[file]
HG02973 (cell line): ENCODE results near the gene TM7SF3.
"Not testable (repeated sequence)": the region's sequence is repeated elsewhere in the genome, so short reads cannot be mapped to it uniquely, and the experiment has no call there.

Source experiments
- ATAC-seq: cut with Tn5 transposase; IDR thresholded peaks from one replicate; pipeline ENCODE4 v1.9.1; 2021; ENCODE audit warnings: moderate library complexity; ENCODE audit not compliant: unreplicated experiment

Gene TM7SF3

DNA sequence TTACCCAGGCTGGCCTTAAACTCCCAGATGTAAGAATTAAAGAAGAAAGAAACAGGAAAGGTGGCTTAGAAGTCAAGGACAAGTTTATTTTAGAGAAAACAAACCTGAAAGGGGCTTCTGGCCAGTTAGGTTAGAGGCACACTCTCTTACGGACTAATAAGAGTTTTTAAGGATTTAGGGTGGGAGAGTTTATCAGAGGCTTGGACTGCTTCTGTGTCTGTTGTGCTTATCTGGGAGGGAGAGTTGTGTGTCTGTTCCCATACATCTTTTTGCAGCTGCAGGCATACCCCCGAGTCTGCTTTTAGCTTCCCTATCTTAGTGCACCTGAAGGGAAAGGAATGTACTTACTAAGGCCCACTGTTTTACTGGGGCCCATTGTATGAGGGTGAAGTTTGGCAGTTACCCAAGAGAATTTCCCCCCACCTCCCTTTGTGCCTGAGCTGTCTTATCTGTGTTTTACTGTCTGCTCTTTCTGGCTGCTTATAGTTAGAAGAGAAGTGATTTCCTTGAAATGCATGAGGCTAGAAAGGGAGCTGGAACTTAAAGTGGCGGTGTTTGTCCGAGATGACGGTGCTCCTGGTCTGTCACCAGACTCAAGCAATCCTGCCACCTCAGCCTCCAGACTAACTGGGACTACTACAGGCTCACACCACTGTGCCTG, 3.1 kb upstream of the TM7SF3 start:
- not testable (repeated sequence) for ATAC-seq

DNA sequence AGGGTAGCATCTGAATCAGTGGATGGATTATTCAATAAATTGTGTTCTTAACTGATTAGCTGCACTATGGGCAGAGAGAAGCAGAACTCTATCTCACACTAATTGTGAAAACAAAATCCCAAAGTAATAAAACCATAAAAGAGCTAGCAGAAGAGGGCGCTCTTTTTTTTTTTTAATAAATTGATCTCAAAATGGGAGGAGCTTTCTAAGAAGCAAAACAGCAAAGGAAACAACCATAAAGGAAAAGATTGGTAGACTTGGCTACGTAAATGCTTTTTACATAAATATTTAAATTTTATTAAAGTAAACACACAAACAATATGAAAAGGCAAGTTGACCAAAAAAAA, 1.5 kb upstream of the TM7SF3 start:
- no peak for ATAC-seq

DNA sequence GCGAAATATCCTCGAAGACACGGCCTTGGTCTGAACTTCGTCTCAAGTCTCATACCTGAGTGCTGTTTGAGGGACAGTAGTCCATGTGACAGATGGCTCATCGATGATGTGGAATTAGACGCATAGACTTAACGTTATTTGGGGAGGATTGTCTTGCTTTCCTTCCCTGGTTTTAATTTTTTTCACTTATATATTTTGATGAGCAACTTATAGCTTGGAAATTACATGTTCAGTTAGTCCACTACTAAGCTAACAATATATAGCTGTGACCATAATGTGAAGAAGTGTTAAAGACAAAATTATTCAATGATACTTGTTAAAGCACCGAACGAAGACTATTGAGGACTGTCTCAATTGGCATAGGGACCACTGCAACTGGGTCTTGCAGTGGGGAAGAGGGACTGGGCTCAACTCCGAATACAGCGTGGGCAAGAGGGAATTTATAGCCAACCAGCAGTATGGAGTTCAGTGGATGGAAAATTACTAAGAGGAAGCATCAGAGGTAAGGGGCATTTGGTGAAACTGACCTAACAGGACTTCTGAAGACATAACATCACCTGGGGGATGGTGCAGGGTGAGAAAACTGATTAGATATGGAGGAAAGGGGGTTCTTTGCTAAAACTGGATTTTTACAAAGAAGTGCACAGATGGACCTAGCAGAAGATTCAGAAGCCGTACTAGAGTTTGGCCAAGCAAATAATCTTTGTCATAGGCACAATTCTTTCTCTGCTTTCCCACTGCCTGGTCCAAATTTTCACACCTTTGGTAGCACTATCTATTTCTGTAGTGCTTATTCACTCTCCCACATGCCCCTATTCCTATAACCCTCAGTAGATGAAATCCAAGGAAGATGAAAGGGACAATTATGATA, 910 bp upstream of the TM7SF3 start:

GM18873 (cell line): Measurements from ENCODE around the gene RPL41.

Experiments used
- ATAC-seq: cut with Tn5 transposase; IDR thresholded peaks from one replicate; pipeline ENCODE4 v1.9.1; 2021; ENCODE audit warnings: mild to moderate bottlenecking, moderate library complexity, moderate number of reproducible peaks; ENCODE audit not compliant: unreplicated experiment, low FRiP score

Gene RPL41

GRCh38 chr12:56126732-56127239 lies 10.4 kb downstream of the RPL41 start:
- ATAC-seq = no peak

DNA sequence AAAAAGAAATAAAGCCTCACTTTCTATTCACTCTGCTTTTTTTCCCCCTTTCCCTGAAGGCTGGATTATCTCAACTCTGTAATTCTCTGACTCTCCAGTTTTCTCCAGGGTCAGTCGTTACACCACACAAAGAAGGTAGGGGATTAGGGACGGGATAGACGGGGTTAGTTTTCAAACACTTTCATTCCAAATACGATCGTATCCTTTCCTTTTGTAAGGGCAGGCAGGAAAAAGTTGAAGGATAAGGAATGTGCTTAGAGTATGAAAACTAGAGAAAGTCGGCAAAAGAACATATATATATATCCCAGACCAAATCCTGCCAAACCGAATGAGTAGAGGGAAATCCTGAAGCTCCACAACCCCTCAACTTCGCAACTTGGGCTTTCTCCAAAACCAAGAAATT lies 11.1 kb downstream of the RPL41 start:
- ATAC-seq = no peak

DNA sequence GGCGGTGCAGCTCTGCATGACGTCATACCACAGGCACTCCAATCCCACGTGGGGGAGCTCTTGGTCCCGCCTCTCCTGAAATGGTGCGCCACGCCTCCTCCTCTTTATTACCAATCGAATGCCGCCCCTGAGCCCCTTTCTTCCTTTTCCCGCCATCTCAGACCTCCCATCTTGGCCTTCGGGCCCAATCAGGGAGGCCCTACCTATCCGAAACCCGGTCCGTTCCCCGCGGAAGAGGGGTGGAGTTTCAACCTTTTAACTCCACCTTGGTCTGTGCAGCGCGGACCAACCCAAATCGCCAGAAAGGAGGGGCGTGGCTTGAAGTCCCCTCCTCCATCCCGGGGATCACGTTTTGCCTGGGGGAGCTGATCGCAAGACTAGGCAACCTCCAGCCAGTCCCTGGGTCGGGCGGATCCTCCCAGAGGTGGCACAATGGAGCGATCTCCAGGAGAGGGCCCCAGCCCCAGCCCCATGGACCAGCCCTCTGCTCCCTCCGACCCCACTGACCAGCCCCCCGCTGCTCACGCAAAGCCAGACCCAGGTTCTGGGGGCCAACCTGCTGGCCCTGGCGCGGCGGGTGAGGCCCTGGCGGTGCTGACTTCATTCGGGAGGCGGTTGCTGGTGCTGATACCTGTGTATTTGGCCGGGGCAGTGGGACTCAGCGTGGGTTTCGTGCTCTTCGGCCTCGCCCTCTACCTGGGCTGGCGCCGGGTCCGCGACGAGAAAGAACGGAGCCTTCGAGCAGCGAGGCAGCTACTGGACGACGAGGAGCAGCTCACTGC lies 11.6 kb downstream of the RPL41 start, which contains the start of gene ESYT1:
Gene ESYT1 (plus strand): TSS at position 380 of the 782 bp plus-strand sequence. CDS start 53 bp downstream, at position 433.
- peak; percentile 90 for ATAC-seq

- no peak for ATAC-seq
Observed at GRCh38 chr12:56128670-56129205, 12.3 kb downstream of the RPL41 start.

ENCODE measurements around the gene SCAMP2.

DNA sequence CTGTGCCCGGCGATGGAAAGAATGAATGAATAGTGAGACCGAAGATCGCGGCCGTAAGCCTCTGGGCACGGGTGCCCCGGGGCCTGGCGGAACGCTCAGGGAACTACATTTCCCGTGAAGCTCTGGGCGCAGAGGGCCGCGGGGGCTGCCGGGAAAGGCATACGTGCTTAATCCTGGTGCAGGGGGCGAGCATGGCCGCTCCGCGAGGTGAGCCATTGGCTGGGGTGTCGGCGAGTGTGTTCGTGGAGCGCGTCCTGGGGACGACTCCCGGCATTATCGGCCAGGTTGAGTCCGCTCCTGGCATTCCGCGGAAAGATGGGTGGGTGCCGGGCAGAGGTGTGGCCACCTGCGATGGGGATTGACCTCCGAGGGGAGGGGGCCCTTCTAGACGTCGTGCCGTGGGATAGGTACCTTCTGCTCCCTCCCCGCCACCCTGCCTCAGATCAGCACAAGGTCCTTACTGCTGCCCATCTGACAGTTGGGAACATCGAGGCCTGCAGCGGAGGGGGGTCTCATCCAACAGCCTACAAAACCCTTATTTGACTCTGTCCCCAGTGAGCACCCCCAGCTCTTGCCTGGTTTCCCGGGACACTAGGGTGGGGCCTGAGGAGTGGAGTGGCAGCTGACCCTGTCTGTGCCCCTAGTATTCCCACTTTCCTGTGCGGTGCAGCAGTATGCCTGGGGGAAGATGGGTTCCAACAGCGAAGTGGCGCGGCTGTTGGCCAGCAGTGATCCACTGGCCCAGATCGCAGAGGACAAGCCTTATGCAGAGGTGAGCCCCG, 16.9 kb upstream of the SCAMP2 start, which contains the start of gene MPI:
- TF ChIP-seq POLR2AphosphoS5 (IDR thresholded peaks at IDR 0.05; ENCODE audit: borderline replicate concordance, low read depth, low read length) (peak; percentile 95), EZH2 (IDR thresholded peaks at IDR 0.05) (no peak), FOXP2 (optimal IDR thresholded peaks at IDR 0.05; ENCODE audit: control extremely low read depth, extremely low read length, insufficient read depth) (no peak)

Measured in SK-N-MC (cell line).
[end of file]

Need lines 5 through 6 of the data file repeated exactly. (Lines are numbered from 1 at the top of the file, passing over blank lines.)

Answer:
Gene TM7SF3

DNA sequence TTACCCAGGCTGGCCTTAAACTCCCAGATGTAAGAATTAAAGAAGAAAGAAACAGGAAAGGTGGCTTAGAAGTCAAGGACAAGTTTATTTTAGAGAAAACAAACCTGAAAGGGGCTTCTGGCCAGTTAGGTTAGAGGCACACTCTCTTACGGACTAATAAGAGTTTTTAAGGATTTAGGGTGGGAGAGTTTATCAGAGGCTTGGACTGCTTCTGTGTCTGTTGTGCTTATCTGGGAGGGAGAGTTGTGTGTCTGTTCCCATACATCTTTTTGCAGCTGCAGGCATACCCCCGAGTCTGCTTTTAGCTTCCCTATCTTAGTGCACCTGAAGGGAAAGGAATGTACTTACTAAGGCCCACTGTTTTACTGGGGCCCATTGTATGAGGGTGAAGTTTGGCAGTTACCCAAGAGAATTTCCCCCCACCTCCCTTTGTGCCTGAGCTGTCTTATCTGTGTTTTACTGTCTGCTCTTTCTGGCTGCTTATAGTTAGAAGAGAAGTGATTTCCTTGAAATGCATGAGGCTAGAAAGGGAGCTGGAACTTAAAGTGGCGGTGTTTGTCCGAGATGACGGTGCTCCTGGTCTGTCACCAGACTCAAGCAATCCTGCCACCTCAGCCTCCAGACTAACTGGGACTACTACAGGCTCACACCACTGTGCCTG, 3.1 kb upstream of the TM7SF3 start: